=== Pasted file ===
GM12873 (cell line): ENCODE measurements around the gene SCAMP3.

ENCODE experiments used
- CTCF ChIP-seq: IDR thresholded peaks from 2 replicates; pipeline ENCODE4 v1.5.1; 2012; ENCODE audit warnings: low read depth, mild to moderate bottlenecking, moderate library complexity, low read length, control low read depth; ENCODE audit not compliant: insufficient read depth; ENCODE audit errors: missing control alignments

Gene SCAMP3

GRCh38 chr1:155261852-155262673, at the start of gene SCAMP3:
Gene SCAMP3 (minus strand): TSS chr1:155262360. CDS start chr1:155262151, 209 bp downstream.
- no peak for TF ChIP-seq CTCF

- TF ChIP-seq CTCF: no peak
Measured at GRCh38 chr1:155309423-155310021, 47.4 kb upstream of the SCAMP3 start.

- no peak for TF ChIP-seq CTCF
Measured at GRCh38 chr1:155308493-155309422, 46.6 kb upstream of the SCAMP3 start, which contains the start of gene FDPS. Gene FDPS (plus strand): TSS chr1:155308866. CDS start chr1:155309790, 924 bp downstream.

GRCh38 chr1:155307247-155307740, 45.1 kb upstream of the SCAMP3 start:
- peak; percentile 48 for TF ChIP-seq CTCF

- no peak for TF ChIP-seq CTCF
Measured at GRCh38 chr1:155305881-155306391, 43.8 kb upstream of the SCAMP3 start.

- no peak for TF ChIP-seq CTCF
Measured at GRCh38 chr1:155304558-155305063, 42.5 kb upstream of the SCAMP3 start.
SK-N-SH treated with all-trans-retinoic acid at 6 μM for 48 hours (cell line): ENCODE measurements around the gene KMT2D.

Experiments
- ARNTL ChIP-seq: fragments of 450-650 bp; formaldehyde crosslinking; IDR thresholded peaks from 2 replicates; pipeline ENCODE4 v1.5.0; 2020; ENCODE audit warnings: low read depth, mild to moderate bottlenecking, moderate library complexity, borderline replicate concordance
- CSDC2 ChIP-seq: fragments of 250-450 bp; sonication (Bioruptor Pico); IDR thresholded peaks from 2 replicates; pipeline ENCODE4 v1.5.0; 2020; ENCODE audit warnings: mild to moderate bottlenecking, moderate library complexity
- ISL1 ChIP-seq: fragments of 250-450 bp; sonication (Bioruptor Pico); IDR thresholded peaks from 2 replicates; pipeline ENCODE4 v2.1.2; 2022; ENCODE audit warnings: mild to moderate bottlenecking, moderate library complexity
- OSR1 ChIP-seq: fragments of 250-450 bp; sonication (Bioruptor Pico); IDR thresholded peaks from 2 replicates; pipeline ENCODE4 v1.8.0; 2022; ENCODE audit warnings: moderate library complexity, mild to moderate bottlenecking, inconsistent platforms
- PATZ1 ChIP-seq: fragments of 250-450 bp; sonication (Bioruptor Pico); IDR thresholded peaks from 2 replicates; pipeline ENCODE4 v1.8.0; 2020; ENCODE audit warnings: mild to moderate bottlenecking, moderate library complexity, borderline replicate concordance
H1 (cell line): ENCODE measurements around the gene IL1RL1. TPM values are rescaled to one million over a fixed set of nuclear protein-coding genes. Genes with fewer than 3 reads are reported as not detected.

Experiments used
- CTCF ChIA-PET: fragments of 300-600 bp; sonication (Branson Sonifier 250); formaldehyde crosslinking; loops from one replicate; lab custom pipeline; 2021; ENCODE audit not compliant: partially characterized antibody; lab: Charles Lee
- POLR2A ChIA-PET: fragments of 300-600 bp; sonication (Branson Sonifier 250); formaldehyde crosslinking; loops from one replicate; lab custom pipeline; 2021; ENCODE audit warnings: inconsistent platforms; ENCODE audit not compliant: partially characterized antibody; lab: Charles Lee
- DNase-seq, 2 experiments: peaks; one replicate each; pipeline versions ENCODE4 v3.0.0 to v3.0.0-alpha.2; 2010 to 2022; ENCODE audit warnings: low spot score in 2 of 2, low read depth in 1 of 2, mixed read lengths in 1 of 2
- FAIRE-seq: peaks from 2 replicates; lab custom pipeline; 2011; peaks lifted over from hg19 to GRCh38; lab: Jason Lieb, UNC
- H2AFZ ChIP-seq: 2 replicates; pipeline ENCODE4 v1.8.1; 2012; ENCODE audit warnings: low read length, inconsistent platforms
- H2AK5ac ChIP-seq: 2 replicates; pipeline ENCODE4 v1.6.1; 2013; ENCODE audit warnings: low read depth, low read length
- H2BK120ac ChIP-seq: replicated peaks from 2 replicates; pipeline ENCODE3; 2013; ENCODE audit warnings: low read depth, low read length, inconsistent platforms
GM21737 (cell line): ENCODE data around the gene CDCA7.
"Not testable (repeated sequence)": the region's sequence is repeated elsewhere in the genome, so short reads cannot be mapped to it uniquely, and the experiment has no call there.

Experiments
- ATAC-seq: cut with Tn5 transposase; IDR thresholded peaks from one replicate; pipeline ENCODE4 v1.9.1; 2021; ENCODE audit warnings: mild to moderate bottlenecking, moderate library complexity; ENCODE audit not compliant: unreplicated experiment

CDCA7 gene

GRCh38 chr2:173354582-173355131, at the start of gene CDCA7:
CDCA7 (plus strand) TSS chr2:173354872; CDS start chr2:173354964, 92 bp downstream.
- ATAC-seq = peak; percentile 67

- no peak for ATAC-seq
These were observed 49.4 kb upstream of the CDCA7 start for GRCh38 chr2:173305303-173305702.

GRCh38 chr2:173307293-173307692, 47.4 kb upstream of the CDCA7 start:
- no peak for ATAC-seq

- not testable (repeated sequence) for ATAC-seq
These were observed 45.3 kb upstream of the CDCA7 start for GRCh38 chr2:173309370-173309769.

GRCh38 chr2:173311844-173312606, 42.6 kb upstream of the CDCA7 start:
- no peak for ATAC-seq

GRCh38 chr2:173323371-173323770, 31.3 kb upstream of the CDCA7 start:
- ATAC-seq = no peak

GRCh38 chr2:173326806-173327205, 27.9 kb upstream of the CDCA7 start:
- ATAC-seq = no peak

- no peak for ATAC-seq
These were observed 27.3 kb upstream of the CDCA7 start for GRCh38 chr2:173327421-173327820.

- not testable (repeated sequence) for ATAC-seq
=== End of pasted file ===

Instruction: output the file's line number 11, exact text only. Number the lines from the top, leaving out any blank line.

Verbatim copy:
Measured at GRCh38 chr1:155308493-155309422, 46.6 kb upstream of the SCAMP3 start, which contains the start of gene FDPS. Gene FDPS (plus strand): TSS chr1:155308866. CDS start chr1:155309790, 924 bp downstream.